- Commence by giving straightforward instructions.
- Offer an illustration to the audience, proving that the solution will be effective.
- Work against any refutations presented. You should strive to prove your position. Be confident and show the audience that your points are right.
- Show the audience the consequence of their actions (or lack thereof).
A workable solution would be:
- Either put your phone on silent or turn it off to avoid any form of distractions while driving.
- At this juncture:
- You should not use any ambiguous words. Only employ clear words that are recommended for persuasive speeches.
The Outline for Persuasive Speech Step 4: Build on your Point of View
You should now enlighten the audience about your point of view. Since there are certain differences that’ll be made by the solutions, the audience should be aware of them. You should illustrate to them the benefits to be accrued if they listen to your advice. For further persuasion, you may expose the listeners to the consequences of not paying attention to the solutions. The audience should have knowledge from a broad angle, to avoid any biases. For emphasis:
- Show the differences between the lives of the individuals who pay attention and those who discard the pieces of advice.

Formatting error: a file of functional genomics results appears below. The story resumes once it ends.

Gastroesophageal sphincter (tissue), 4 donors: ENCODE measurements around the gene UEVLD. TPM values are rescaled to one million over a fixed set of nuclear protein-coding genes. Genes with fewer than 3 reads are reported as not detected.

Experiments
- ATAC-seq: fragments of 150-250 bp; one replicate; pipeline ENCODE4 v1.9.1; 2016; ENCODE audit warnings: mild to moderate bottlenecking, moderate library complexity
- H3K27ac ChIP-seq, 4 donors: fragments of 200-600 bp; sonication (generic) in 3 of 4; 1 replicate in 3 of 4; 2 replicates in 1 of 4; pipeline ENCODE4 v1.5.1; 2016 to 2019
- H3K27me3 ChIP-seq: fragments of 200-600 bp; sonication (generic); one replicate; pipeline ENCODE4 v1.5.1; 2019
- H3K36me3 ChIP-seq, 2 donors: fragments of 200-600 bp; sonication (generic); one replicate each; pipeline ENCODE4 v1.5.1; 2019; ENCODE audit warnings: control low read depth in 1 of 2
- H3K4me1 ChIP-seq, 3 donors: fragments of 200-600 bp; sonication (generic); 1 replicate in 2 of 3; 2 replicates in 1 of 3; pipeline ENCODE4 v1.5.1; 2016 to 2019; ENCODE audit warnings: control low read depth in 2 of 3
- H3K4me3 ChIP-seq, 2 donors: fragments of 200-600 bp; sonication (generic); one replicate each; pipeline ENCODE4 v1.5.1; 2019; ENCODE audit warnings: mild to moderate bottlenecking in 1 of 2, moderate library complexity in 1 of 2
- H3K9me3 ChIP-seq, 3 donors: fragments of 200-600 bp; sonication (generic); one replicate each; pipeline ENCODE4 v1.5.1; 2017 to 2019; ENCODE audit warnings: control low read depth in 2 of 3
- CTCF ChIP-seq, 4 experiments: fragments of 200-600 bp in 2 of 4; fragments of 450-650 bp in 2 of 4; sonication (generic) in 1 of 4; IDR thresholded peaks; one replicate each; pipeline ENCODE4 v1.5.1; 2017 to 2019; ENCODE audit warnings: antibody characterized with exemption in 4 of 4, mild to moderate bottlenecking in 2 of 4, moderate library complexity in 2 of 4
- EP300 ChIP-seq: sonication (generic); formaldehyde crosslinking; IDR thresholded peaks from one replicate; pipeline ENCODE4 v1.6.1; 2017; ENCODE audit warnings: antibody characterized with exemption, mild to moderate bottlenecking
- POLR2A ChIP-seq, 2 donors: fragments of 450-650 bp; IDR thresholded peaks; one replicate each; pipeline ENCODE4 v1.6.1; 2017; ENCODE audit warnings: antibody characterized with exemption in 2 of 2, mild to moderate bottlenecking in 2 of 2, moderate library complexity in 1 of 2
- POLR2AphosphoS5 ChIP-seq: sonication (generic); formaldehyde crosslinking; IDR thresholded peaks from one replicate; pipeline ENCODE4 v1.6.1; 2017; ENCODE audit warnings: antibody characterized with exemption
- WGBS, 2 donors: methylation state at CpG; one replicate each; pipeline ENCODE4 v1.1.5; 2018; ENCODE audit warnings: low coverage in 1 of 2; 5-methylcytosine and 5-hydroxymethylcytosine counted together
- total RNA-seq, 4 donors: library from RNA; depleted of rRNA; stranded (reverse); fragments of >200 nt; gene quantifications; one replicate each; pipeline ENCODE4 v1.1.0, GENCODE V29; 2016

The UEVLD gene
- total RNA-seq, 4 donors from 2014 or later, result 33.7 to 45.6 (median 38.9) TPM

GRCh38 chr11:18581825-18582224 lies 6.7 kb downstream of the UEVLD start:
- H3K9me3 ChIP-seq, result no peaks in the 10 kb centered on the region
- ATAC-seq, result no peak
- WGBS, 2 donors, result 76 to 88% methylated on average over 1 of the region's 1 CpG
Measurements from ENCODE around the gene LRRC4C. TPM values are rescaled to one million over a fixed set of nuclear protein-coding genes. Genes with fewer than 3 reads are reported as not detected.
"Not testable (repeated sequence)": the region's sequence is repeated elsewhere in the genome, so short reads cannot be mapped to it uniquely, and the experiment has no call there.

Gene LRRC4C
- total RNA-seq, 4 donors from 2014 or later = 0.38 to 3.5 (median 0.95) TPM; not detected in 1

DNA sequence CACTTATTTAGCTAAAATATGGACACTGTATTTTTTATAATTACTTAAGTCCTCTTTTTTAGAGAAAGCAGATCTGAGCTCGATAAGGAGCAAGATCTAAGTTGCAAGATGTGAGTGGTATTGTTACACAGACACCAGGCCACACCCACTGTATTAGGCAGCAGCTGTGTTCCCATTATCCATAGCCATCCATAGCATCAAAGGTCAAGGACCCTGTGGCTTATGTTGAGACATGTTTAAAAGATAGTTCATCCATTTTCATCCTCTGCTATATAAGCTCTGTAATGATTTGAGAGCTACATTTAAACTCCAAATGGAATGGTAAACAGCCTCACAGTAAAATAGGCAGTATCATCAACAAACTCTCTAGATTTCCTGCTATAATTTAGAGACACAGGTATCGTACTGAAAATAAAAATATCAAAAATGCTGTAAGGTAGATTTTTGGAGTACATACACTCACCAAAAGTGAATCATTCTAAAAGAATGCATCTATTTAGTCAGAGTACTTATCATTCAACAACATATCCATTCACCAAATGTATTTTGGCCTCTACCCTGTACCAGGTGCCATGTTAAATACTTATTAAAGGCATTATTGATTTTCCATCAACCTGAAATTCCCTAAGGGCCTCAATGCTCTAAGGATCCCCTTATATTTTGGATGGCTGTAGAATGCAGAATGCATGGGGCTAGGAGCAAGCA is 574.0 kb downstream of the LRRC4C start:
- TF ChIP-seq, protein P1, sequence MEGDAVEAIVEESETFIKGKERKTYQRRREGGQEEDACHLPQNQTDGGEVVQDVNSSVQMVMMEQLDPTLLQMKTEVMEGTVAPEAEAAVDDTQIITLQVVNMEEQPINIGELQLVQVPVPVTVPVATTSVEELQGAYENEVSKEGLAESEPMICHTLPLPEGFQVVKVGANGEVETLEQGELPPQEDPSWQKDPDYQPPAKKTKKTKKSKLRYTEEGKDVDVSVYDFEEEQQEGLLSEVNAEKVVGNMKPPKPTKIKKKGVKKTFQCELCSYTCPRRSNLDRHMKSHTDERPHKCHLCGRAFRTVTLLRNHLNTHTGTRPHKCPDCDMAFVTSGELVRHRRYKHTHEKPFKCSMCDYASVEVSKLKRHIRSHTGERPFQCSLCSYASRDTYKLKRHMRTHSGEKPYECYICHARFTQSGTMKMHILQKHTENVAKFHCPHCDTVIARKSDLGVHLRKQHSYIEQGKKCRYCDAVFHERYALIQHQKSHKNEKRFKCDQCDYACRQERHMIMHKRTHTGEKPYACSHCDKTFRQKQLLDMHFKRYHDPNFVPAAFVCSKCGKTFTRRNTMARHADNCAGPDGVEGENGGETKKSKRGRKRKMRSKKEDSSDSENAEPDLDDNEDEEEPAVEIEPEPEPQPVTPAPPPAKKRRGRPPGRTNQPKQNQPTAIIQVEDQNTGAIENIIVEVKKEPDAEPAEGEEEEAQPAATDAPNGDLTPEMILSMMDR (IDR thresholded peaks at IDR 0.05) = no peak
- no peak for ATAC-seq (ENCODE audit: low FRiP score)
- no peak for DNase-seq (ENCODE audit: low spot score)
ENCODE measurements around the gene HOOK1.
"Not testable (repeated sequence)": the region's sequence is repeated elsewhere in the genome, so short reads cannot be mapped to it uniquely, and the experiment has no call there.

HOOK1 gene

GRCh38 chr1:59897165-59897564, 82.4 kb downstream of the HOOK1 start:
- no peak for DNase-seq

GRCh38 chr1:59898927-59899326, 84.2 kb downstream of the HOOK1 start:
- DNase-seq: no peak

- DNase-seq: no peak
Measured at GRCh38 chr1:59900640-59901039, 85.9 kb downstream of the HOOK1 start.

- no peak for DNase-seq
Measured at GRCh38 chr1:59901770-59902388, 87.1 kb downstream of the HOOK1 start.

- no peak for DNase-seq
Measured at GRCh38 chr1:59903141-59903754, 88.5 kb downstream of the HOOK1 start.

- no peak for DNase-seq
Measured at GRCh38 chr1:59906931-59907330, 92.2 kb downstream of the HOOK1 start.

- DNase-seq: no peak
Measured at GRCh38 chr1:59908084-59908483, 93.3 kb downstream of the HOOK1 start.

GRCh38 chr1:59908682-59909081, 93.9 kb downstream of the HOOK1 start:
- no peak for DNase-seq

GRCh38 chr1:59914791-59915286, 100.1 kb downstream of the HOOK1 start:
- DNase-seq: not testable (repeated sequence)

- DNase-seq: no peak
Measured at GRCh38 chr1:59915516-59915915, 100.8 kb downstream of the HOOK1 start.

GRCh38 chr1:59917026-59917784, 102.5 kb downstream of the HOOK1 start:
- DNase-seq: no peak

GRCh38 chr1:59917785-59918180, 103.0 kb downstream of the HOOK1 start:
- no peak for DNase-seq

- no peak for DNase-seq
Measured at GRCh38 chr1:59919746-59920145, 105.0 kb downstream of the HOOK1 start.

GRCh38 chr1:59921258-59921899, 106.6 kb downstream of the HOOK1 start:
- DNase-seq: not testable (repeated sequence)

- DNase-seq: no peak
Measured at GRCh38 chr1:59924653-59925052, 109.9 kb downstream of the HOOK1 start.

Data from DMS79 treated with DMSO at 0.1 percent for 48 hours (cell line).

- Do not leave the audience in oblivion. Explain and illustrate the repercussions of their non-involvement in the change process. When they understand the direness of these consequences, the listeners are bound to give you attention.
- Focus particularly on the pros (and benefits) of the solution. The audience may be more persuaded when the consequences are positive and helpful.
An effective example is:
- Ensure that the audience understands the extent of safety attached to avoiding the practice of “texting and driving.”
Looking at the negative effects means that you should share some statistics of fatal deaths with your audience. When they learn how many people lose their lives due to texting while driving, they will be more careful. You should ask your listeners if they are willing to face death caused by texting behind the wheel. Practicing safe driving should be an ‘ethical’ way of exercising one’s driver’s license.
At this juncture:
- You should mention the need for “fast” action. After discussing the problems and solutions, the outline for persuasive speech should look into the final actions.
The Persuasive Speech Outline Template Step 5: Call to Action